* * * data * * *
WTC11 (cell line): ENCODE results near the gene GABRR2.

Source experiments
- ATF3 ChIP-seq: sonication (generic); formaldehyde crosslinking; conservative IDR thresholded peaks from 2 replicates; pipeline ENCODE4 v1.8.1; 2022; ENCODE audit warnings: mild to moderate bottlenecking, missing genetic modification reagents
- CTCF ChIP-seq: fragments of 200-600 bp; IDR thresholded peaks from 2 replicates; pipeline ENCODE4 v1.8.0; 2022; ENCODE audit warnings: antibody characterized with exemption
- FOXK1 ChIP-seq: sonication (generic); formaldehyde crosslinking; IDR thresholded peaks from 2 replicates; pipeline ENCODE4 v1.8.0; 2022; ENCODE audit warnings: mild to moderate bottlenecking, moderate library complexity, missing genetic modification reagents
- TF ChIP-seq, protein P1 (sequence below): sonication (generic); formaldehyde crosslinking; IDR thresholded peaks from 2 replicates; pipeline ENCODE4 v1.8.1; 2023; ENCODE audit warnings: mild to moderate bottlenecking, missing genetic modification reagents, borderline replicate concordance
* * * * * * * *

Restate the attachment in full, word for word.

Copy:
WTC11 (cell line): ENCODE results near the gene GABRR2.

Source experiments
- ATF3 ChIP-seq: sonication (generic); formaldehyde crosslinking; conservative IDR thresholded peaks from 2 replicates; pipeline ENCODE4 v1.8.1; 2022; ENCODE audit warnings: mild to moderate bottlenecking, missing genetic modification reagents
- CTCF ChIP-seq: fragments of 200-600 bp; IDR thresholded peaks from 2 replicates; pipeline ENCODE4 v1.8.0; 2022; ENCODE audit warnings: antibody characterized with exemption
- FOXK1 ChIP-seq: sonication (generic); formaldehyde crosslinking; IDR thresholded peaks from 2 replicates; pipeline ENCODE4 v1.8.0; 2022; ENCODE audit warnings: mild to moderate bottlenecking, moderate library complexity, missing genetic modification reagents
- TF ChIP-seq, protein P1 (sequence below): sonication (generic); formaldehyde crosslinking; IDR thresholded peaks from 2 replicates; pipeline ENCODE4 v1.8.1; 2023; ENCODE audit warnings: mild to moderate bottlenecking, missing genetic modification reagents, borderline replicate concordance